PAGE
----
When a good friend dies
I have been away a while. Life happens and the two inevitables of taxes and death catch up. Last spring it was my mother. This year it was my old friend Don – a friend and neighbour who has made life good for over fifteen years.
Every chat over the fence brightened my day, every bit of advice made my garden grow better, every joint yell for Welsh rugby made us smile and, more than that, his very goodness and big heart was a lesson to me in kindness.
But Don had one last lesson for me. A few days before he died, he held my hand and said he had lived a good life, a wonderful life and had done everything he had ever wanted. His work had been his hobby, his sister his best friend and sport his joy. Don had liked many people and in return was much loved. His words jolted me. While I was relieved at his peace, I was challenged by his words. If I was facing my maker, could I say the same?
Like many people, I live in a self-made world of must, should and have to. I race from one thing to another, to-do list in hand, never quite getting to the end of the day with a sense of satisfaction. I worry about clients, rant about politics, despair at the height of the washing pile and the size of my backside. I rarely have the humility to sit down, look around and say a deep-felt thanks for all I have. While Don would smile in delight at the peeking-through of a new crocus in his garden, I was running down the path wailing that I was late for the train.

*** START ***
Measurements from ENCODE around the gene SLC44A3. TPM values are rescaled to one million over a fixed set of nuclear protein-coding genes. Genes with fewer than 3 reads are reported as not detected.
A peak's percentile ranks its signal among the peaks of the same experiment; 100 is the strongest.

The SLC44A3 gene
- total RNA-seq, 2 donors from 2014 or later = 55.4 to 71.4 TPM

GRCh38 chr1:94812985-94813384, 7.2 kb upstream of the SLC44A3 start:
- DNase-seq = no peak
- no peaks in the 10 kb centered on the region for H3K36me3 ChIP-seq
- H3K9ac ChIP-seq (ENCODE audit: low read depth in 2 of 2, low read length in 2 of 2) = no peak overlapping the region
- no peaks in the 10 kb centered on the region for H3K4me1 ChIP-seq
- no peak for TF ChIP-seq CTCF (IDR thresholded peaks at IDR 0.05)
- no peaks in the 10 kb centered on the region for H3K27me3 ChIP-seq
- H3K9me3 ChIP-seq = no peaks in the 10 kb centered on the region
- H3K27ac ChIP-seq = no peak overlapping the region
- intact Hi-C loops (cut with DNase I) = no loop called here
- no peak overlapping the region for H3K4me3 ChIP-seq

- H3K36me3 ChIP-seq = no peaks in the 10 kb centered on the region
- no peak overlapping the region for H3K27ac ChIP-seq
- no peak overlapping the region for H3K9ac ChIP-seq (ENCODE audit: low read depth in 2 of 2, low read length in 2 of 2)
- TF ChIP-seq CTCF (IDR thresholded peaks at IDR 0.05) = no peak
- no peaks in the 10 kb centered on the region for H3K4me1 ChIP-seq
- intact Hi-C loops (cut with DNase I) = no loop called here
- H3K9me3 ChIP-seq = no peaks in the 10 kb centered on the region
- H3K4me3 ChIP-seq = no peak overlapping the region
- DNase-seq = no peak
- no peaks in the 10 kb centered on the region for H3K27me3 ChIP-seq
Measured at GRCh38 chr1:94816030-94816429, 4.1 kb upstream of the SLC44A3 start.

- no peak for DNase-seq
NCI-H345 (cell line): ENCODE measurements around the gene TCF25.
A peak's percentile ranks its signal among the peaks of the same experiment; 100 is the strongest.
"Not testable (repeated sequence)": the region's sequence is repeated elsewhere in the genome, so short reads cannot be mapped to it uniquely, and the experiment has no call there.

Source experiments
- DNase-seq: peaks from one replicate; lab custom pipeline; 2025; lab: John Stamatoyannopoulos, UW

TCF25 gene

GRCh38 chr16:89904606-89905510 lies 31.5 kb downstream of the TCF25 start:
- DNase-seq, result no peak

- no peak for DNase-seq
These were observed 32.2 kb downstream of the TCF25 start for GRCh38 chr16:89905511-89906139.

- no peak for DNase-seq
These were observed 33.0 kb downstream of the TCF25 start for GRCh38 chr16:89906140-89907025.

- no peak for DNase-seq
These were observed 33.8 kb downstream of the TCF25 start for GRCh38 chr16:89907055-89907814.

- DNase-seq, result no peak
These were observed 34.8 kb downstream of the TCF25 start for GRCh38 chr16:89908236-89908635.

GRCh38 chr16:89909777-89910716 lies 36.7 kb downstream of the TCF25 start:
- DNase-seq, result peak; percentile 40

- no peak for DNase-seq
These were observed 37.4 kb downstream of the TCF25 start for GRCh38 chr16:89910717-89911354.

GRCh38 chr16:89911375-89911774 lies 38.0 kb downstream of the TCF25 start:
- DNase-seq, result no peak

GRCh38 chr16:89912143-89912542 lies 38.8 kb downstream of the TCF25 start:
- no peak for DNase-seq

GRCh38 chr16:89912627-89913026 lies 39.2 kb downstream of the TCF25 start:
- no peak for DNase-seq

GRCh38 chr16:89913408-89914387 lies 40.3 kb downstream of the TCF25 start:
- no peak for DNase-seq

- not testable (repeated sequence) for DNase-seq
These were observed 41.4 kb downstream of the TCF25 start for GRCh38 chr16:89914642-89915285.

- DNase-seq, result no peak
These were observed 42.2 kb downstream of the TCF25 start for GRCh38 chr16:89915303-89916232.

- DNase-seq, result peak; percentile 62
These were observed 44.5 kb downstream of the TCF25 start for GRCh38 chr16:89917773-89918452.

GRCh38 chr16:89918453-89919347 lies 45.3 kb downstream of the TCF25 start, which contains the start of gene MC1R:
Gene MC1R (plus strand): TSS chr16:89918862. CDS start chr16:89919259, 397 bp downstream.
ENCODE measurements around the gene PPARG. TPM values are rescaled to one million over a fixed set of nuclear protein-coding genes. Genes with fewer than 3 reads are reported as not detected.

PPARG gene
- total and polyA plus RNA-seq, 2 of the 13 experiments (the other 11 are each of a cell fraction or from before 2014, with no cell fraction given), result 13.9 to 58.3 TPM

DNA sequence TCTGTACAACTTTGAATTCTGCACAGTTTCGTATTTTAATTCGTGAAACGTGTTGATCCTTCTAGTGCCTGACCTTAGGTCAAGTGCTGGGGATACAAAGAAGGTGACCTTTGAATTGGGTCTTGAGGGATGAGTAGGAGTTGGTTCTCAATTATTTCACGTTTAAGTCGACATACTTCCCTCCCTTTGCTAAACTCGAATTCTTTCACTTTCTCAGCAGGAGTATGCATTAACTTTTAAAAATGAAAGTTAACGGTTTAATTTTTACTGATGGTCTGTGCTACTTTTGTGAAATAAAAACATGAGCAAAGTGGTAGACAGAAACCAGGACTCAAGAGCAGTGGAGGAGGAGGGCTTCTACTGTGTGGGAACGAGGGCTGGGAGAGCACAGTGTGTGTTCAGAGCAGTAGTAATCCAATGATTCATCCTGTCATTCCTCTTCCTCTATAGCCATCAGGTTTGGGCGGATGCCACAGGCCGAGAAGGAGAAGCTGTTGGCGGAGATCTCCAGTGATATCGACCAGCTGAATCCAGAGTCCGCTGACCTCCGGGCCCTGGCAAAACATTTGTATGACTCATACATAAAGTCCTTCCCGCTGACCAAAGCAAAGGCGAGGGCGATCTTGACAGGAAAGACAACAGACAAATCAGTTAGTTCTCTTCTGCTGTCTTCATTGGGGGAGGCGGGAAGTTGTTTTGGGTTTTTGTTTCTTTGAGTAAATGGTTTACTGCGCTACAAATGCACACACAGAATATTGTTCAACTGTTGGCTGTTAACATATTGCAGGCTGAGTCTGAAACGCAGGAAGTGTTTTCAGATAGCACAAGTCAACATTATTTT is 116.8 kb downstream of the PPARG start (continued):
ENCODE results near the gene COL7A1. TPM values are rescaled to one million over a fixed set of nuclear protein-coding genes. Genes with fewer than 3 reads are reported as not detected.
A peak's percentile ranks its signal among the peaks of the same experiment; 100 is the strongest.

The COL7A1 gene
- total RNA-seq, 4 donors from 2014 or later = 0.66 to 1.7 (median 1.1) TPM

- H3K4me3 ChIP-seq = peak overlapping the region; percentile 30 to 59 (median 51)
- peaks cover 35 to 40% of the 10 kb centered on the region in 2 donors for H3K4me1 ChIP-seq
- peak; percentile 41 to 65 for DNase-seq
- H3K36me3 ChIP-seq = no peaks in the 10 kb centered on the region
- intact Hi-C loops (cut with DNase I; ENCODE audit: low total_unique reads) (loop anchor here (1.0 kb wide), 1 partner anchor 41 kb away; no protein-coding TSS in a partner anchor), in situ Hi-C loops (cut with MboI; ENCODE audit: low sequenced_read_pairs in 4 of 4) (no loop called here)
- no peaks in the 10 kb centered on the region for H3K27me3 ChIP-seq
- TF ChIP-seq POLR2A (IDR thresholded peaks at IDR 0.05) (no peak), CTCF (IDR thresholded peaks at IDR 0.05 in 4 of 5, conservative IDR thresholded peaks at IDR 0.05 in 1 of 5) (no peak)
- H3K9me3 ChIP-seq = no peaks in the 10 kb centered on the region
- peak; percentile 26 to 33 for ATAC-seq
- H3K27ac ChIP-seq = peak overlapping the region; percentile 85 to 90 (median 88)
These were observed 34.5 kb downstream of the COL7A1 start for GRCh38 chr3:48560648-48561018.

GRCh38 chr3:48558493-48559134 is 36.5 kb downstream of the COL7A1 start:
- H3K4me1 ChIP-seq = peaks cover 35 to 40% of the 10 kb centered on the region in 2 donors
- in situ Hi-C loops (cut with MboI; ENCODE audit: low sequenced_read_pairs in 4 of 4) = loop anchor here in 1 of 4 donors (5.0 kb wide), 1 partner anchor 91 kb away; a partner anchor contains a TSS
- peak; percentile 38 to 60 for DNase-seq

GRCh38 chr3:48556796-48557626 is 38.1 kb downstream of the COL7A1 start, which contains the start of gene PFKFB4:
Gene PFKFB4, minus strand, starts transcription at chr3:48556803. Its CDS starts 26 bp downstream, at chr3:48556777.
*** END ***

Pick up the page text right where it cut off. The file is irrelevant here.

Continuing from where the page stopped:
As with many people, I turn to words when life hits me. This week I have read much of the work of Bronnie Ware – a one-time palliative care worker who gathered her thoughts for many years before writing her book The Top Five Regrets of the Dying. Her work with the dying gives us much to think about, especially the consistent regrets she reports in the old and dying. It seems that when people look back on their lives, the most common regrets are:
- I wish I pursued my dreams and aspirations, and not the life others expected of me
- I wish I didn’t work so hard for others advancement
- I wish I had the courage to express my feelings and speak my mind
- I wish I had stayed in touch with my friends
- I wish I had let myself be happier
How many of us can say we are not heading down that path? What dreams have you put on hold? How often have you held yourself back for lack of confidence? Do you sit and brood? Have you good friends who have not heard your voice in over six months? Do you focus on what is bad and not on what you have?
If you are saying “yes”, then do three things:
- Think about my friend Don and what you can do to reach his peace while you still have time.
- Read our series on positive thinking and follow-it to help you.
- Write down your reasons to be cheerful and put them in your pocket.
Wishing you happiness.